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Grief and the US Civil War: a conversation with Drew Gilpin Faust

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(Read caption) Writer Drew Gilpin Faust (r.) had her book 'This Republic of Suffering' adapted into a PBS film directed by Ric Burns (l.).

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The Civil War unleashed a tide of grief and mourning that remains unimaginable today when American wars are fought by the few.

On Tuesday evening, Sept. 19, PBS's "American Experience" documentary series will try to help us understand the toll – which for some would last well into the 20th century – by airing a new film titled "Death and the Civil War." It is based on the 2008 book "This Republic of Suffering: Death and the American Civil War" by historian Drew Gilpin Faust, president of Harvard University.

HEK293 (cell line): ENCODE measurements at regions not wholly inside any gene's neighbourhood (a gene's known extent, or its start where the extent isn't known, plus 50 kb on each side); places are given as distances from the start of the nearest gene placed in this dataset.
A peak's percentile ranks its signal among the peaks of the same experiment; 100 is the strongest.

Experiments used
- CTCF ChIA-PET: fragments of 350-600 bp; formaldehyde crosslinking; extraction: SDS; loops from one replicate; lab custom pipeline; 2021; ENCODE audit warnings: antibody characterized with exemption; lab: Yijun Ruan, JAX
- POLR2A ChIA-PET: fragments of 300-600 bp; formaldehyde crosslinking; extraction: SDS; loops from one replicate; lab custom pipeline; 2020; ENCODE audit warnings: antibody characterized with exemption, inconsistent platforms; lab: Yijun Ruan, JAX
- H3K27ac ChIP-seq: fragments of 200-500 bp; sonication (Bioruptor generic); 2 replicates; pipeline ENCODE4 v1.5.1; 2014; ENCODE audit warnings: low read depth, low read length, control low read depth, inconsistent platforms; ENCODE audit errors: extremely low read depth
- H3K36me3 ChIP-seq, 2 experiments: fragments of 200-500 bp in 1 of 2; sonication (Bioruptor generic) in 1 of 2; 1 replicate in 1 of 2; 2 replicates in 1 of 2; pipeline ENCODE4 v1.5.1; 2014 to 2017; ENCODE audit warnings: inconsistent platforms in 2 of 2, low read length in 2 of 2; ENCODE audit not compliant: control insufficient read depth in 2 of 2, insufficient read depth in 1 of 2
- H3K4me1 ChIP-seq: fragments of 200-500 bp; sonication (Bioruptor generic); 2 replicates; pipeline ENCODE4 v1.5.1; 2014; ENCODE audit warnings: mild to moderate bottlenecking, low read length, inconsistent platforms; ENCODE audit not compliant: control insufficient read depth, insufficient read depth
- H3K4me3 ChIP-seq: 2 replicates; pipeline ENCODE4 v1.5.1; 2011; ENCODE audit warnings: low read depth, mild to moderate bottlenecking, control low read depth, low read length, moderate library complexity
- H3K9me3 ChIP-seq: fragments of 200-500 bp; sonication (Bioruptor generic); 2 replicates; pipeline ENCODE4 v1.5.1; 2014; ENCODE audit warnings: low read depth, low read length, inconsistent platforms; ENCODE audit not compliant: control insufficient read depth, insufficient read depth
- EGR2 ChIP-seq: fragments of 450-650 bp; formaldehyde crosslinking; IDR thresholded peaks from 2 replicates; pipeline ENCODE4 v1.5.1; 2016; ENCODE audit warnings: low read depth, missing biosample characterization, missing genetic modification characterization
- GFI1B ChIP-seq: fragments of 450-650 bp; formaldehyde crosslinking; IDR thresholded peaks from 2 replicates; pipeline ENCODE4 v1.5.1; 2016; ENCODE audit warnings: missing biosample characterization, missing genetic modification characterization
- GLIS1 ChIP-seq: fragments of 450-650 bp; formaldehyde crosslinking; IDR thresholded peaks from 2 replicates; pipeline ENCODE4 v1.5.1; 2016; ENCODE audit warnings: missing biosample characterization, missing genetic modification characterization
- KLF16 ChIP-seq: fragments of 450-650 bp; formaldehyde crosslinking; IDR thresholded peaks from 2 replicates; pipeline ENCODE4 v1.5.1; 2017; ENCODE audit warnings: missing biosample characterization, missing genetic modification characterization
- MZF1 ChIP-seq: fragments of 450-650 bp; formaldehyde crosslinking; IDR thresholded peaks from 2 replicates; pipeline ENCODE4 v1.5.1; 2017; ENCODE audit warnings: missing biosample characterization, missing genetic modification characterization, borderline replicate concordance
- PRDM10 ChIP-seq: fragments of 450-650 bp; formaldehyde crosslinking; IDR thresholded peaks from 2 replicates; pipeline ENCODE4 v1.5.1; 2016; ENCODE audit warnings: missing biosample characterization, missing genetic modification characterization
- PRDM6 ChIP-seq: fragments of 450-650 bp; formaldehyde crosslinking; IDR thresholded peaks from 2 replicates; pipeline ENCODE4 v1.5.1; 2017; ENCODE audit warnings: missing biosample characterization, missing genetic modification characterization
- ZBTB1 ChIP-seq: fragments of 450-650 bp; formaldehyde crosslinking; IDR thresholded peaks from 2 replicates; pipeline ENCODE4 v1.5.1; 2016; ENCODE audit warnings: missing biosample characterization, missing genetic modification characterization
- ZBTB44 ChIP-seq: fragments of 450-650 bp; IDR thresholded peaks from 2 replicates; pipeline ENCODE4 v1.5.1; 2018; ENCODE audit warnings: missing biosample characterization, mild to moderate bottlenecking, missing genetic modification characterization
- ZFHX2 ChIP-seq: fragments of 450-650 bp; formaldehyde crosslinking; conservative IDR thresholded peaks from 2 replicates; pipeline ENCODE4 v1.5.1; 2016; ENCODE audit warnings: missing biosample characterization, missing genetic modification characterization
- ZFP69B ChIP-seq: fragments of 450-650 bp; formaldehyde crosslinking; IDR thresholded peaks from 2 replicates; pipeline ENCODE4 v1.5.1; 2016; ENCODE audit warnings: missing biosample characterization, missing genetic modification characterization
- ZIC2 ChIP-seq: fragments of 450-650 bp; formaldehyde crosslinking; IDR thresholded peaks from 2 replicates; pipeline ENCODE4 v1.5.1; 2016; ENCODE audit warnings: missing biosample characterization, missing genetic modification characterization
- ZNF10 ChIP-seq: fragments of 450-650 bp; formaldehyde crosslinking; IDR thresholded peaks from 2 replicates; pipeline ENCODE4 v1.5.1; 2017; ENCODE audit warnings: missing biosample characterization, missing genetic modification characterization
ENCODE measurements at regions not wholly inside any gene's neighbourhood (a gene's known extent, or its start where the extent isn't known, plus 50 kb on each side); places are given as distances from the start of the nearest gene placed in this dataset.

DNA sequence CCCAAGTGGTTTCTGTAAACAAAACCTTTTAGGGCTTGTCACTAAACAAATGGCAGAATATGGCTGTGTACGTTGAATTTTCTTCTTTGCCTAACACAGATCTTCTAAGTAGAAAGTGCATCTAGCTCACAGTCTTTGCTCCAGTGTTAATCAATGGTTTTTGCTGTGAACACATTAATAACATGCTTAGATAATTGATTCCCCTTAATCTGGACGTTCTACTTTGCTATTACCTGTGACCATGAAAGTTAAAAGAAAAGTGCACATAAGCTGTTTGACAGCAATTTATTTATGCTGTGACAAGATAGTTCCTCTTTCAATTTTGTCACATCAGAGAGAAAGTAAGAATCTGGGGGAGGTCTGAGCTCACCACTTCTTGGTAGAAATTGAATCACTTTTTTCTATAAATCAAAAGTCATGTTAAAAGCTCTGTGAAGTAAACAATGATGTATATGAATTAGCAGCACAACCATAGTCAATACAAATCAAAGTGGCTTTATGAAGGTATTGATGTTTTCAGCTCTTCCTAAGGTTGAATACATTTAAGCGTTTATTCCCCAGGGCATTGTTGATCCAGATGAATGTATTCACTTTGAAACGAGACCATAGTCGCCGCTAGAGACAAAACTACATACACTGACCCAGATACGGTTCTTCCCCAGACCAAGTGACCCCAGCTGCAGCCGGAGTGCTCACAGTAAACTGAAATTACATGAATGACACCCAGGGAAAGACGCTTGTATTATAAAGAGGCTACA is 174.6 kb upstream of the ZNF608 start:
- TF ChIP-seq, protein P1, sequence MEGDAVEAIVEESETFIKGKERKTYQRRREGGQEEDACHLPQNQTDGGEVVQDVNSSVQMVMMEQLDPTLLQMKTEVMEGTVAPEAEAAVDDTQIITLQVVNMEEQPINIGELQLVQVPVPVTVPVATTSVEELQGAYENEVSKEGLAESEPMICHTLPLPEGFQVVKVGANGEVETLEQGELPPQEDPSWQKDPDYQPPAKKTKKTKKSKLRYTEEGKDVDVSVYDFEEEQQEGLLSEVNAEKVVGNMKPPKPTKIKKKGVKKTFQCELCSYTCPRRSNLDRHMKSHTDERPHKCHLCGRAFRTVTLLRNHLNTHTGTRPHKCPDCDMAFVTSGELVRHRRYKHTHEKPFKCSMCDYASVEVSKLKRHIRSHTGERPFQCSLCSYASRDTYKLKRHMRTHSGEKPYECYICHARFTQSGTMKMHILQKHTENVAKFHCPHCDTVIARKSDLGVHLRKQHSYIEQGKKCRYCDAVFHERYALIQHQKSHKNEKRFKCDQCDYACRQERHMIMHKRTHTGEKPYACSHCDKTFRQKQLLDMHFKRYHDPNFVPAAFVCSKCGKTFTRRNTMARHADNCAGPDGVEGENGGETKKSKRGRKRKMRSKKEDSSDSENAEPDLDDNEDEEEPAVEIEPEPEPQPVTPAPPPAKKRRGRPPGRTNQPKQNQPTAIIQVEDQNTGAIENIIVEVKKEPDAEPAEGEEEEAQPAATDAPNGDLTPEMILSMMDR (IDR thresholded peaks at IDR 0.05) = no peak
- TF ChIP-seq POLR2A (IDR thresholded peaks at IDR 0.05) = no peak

In a review for The Christian Science Monitor, Monitor Books editor Marjorie Kehe called the book "a harrowing but fascinating read" that "makes a convincing case that since the heartbreak of the Civil War the US has never been the same."

I talked to Faust last week about the Civil War's legacy of immense grief and mourning, the ways the war changed perceptions of American citizenship and government, and the evolution of her own beliefs as a child of the South. 

Q: How did the death toll of the Civil War – an estimated 620,000 soldiers and 50,000 civilians and perhaps even more, according to a new estimate – change us as a nation?


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